Sunday, 11 August 2013
06:39:51 PM (GMT)
a/n: hello all
i'm still writing (thought this one's a little bit different - kinda like a long or
extended poem; thought without rhythmic structure because i do suck at that stuff)
i hope you enjoy (or at least pause to think a little) - that's all i really
ask (but drop my a response if you have thoughts to share)
a little companion piece to a slightly larger project on the go
tw: self harm, alcoholism (mild)
When She Was Five
When she was five, she said,
"Mummy, I want to be an artist."
- “That’s nice dear,” her mother said.
For her birthday she was given a paintbrush,
and didn’t know how to use it
- from red plastic it was made and the bristles always tickled her nose
(“That’s not what you’re supposed to do with it,” her father chided.)
Her father drank copious amounts of tea
- too much, she thought, how can grownups like tea?
She drew a picture with her mother and father holdings hands,
with her in between
- her father pinned it on the kitchen door and showed it to the neighbours when they
popped ‘round for tea and biscuits,
(one day it disappeared, but it was okay because she didn’t know any better).
When she was nine, she said, with youthful determination,
"Mum, I’m gonna be an artist."
- “You can’t make any money out of that,” her mother sighed.
For her birthday she was given an easel,
and felt like a proper painter
- she painted real pictures and gave them to her parents
(“Don’t go encouraging her,” her mother said.)
Her father still drank too much tea
- its herby scent clung to every carpet in the house.
She drew a picture of the conductor from the station,
because he always bobbed his happy head
- her father pinned it on the kitchen door, but her mother took it down
and told her to go play with the other kids,
(who didn’t like her, but it was okay, because she had found her secret place
and they couldn’t catch her there).
When she was thirteen, she said,
"Mum, I want to study as an artist."
- Her mother didn’t say anything, she only shook her head.
For her birthday she was given a calculator,
because she didn’t have a choice anymore
- she painted real pictures and hid them from her parents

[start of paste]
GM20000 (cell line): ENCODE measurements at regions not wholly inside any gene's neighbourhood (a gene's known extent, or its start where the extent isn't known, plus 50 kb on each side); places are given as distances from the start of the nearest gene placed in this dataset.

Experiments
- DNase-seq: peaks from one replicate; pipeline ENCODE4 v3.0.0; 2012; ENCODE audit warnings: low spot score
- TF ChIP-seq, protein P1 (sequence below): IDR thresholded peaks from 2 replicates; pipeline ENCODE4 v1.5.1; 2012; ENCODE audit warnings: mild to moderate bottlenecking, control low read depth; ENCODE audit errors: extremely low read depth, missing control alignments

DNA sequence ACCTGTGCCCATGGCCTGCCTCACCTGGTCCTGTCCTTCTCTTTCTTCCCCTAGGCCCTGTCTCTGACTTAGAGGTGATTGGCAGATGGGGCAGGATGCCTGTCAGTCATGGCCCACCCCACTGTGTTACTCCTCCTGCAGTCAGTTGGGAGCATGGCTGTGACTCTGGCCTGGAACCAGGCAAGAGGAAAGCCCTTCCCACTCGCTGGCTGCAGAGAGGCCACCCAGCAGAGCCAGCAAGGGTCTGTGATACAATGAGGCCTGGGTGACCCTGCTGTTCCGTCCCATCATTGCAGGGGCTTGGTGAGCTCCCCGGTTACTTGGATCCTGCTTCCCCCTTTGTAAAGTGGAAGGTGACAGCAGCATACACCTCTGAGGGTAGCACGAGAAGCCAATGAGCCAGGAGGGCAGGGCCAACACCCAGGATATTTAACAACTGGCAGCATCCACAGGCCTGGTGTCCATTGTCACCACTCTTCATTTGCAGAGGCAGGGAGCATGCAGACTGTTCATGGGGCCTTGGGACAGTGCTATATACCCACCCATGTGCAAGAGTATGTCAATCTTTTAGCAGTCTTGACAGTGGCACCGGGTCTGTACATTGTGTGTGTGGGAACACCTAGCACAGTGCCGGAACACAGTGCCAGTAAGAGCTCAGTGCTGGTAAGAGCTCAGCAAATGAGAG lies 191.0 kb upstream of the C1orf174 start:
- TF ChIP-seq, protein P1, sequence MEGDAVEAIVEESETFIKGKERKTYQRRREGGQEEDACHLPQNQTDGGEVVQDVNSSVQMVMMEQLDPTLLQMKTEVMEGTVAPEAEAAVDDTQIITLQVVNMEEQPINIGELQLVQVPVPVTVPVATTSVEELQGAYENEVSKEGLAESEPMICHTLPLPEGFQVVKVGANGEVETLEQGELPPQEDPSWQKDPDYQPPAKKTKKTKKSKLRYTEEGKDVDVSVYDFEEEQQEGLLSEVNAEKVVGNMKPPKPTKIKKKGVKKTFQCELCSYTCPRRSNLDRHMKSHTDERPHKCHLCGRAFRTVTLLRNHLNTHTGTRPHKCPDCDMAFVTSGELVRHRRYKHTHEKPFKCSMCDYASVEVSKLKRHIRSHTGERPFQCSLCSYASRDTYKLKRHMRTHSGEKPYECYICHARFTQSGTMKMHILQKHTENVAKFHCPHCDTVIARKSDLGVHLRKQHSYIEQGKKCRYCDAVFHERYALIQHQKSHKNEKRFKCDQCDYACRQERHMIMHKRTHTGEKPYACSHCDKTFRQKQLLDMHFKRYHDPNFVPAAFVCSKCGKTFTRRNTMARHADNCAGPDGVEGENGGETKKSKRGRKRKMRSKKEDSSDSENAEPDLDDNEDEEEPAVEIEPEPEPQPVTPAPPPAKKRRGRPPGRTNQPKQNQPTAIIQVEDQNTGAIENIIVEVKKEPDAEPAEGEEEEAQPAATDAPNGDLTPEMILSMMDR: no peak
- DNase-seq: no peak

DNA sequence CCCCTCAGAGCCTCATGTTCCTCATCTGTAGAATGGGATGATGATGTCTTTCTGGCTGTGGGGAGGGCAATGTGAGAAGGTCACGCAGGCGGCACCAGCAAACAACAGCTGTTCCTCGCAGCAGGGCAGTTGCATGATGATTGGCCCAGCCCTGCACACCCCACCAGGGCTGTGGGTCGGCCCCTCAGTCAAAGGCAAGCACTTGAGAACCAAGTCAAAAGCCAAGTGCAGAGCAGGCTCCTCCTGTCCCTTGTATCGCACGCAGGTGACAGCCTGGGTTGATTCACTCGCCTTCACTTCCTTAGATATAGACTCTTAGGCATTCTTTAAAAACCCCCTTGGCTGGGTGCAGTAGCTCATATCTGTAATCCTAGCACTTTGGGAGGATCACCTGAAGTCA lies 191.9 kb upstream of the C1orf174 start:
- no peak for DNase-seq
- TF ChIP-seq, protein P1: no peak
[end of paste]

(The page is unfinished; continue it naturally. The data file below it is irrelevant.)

(“She needs to study more,” her mother said.)
Her father got antsy when he didn’t take his tea
- he shouted a lot at her mother.
She drew a picture of a boy in her class, who made her laugh,
but only to herself
- but the others stole it from her hands because they thought she fancied him,
(which wasn’t true, but it was okay, because they normally let her be).
When she was sixteen, she said,
"Mum, I’ll be an accountant."
- Her mother smiled, but she was bitter, because it look lies to keep her parents
For her birthday she bought herself a paintbrush,
because her mother kept on shouting
- and her father always counted numbers on his fingers
(“She’s not doing good enough,” her mother said.)
Her father stopped having tea and drank his weight in whiskey
- even when she went to bed at night.
She drew little butterflies upon her wrists, because she knew
her parents couldn’t throw her away
- the others still laughed at her, and her skin wasn’t so tough anymore,
(and it hurt; it wasn’t okay anymore, because she was losing hope).
When she was eighteen, she said,
"I’m trying to become an artist."
- And she didn’t tell her parents, but she did tell him.
For her birthday she was given a promise and a kiss,
and she felt greedy
- because she hadn’t asked for either of those things
(“I love you,” he said.)
She didn’t think much about her father and his tea
- because he was not the only man in her life now.
She drew pictures of that man she loved, but didn’t show them to her parents or her
because she didn’t need the gratification from anyone but him
- he pinned them all around their house and kept saying how proud he was,
(which was okay, becaue he told her that it was).
When she was twenty-one, she said,
"I wanted to be an artist."
- And there was no-one there to tell her otherwise.
For her birthday she was given nothing,
because that’s what she felt inside
- she was lonely and it hurt
(“This is my punishment,” she thought.)
She remembered her father and his tea when she cut damned crevices into her wrists
- in the places where she used to draw the little butterflies.
She scribbles a picture of her gruesome soul, but now there’s no one to say:
silly girl, look at the mess you made
- her blood stains the kitchen door,
(and it doesn’t matter if it’s okay anymore).